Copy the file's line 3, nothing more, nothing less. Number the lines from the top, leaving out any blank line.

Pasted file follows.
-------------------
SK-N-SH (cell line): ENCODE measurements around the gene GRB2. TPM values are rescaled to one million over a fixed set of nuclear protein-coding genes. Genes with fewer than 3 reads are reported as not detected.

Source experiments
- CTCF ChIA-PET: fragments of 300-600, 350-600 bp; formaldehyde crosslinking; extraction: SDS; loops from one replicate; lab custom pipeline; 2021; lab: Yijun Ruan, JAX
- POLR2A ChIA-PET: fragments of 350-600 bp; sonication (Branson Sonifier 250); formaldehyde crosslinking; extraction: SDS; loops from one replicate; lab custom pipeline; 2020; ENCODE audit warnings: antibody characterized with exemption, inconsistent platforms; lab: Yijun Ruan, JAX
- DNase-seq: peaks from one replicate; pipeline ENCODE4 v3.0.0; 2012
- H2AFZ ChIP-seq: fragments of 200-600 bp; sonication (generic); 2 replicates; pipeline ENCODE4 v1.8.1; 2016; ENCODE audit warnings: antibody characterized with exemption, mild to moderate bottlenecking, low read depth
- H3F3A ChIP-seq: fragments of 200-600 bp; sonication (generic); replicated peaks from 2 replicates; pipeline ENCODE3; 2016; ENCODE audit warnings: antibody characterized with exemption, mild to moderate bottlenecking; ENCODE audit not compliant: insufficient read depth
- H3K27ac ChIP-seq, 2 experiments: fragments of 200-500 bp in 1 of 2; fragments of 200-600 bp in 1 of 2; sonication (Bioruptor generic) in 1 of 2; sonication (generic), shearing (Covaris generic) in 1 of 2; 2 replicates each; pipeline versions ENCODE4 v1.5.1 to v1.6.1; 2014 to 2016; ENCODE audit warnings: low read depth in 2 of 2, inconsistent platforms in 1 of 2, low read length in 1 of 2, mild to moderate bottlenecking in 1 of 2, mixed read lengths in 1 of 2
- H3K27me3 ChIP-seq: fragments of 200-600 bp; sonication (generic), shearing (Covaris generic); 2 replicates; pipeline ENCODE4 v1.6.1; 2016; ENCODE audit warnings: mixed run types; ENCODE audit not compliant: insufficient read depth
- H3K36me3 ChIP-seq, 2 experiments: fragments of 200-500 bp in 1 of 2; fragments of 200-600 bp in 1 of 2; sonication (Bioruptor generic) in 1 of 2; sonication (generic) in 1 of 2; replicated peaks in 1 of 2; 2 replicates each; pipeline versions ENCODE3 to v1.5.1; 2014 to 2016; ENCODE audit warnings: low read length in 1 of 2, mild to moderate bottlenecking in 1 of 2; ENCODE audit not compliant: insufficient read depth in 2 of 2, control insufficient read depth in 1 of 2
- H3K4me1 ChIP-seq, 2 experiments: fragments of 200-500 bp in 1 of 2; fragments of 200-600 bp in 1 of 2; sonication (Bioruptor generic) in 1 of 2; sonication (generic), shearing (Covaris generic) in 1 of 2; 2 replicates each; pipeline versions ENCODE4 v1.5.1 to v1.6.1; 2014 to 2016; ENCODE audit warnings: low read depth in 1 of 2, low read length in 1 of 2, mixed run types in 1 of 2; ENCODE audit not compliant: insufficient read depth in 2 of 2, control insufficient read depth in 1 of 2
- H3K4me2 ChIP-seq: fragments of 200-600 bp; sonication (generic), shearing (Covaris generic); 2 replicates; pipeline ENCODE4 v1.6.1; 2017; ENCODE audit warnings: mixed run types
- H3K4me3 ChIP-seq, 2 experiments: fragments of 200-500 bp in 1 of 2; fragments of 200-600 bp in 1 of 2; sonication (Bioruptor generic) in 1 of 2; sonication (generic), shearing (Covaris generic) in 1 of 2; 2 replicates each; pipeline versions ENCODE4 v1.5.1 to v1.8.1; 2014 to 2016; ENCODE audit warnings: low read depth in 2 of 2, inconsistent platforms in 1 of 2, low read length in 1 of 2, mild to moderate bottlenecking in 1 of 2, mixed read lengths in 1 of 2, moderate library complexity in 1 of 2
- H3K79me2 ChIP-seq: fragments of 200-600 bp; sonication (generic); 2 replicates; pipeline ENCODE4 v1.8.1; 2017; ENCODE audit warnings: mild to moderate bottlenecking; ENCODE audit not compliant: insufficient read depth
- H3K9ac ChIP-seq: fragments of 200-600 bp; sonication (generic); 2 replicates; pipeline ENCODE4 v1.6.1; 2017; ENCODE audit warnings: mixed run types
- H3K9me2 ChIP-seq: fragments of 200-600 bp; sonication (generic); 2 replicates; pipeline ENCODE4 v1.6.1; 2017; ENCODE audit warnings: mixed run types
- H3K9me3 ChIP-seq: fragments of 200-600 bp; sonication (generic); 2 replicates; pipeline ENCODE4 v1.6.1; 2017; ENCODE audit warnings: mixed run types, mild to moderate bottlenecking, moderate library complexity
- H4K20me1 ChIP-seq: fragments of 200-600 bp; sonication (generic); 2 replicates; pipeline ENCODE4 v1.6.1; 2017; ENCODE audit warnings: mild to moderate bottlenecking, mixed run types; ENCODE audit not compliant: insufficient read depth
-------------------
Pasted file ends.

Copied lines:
- CTCF ChIA-PET: fragments of 300-600, 350-600 bp; formaldehyde crosslinking; extraction: SDS; loops from one replicate; lab custom pipeline; 2021; lab: Yijun Ruan, JAX